As you can see, Objective Fitness had well-defined yet aspirational goals that allowed their Franchisees to adjust course once their business was disrupted. Legacy Fitness’s objectives, while ambitious, do not give enough clarity or motivation, vastly reducing their ability to quickly adjust course and achieve success in a shifting market.
The Impact of OKRs: Clarity, Motivation and Acceleration
Using the OKR approach, Objective Fitness provides greater clarity as to what success looks like as compared to Legacy Fitness. High levels of clarity give leaders and teams room to make decisions quickly and creatively. In addition, these OKRs describe the impact on clients; such client-centricity enabled them to create meaningful products and services that helped clients meet their goals (even in a crisis).
The OKRs also increased the motivation of Franchisees and local teams by allowing them to customize products and services to meet their local clientele needs. The aspirational and transparent nature of OKRs drove accountability and greater collaboration.
To grow and sustain, Objective Fitness wants to be a profitable business and a well-respected brand. Objectives and measurable key results around profitability allowed Objective Fitness teams to know exactly what they were aiming for, why it mattered, and which initiatives they should prioritize to accelerate business outcomes (rather than just outputs).
When teams are motivated to execute against OKRs, this can open the door to limitless potential. Well written OKRs are awesome in unlocking your team’s hidden superpowers! By setting ambitious stretch goals, you can unlock your potential and accelerate achievement of results.
Principles to guide your OKRs
No matter the industry or scope, we have found that these six principles are critical to consider when using OKRs in your organization:
1. Mutually agreed upon: OKRs are agreed and not issued. It may appear that they are imposed from top-down, but it is important for them to be bought into by each layer
2. NOT for measuring individual performance: Objectives should be ambitious and used as stretch goals; they should seem daunting. If we were being assessed against them, we would be inclined to be more conservative
3. Transparent: Everyone should be able to see what everyone else in the organization is working on. Nothing is hidden or sugar-coated
4. Less is more: The speed of growth is encouraged when we limit the number of objectives– this promotes focus. Teams should work toward a maximum of five objectives at a time, with 4–5 key results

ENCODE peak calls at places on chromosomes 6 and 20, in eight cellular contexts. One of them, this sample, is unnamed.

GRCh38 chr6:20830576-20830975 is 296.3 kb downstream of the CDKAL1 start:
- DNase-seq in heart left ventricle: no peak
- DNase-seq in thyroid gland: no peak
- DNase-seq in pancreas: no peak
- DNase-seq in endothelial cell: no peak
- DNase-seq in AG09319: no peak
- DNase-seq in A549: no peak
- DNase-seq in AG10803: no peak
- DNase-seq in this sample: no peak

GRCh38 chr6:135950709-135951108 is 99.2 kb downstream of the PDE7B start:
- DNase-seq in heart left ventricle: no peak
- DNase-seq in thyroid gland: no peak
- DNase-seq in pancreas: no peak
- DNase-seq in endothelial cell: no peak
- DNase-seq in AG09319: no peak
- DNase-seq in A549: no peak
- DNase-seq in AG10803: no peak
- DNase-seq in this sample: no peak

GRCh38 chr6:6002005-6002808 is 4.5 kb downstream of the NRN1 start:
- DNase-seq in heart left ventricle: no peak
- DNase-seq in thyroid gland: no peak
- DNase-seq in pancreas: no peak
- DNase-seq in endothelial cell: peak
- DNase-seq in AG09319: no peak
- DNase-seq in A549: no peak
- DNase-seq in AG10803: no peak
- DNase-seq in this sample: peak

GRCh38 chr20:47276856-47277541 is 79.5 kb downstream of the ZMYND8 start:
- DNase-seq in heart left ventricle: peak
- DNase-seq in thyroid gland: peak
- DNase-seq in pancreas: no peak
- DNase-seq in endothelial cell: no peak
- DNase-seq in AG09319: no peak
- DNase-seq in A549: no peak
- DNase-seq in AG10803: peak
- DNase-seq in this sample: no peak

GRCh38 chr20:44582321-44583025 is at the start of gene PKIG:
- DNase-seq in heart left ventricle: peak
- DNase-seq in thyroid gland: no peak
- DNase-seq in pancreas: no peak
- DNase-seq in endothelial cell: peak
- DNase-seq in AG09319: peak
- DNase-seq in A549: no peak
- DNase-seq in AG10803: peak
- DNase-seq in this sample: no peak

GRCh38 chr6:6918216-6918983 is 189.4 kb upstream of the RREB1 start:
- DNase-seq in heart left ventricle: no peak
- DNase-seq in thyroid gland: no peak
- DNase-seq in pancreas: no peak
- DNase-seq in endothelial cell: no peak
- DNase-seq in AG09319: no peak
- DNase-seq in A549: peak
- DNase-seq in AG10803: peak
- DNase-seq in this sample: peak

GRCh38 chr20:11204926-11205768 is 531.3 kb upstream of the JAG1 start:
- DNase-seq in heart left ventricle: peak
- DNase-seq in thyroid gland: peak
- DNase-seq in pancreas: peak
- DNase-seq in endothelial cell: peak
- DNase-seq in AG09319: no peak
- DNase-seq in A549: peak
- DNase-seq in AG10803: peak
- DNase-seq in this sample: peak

5. Pragmatic: Typically, we can expect to achieve around 60–70% of key results. Any more means we’re not stretching enough, any less means we’re not achieving enough. Remember, even if you are “only” 60% to 70% successful, you will still have made substantial advancements in a very short time!
6. Quantitative: Having clarity in an organization is like watching a “high-definition mental movie”. It improves decision making and empowers teams to determine “how” to achieve the results. Key Results should be quantified; there should be no subjectivity involved in assessing whether they have been achieved
What does this mean for you and your organization?
Just as Objective Fitness was able to swiftly and creatively pivot while still delivering on their ambitions, your organization can do the same by adopting the OKR model and key principles to drive business agility. We love this quote from John Doerr, the popularizer of OKRs:
“If the heart doesn’t find a perfect rhyme with the head, then your passion means nothing. The OKR framework cultivates the madness, the chemistry contained inside. It gives us an environment for risk, for trust, where falling is not a fireable offense- you know, a safe place to be yourself. And when you have that sort of structure and environment, and the right people, magic is around the corner.”
― John Doerr, Measure What Matters
We would love to hear from you — please comment/reach out to share some of your thoughts. How have you/your businesses shifted during this crisis? How might OKRs help you drive Clarity, Motivation, and Accelerated Successful Outcomes? How can we help? We encourage you to comment below or reach out to email@example.com.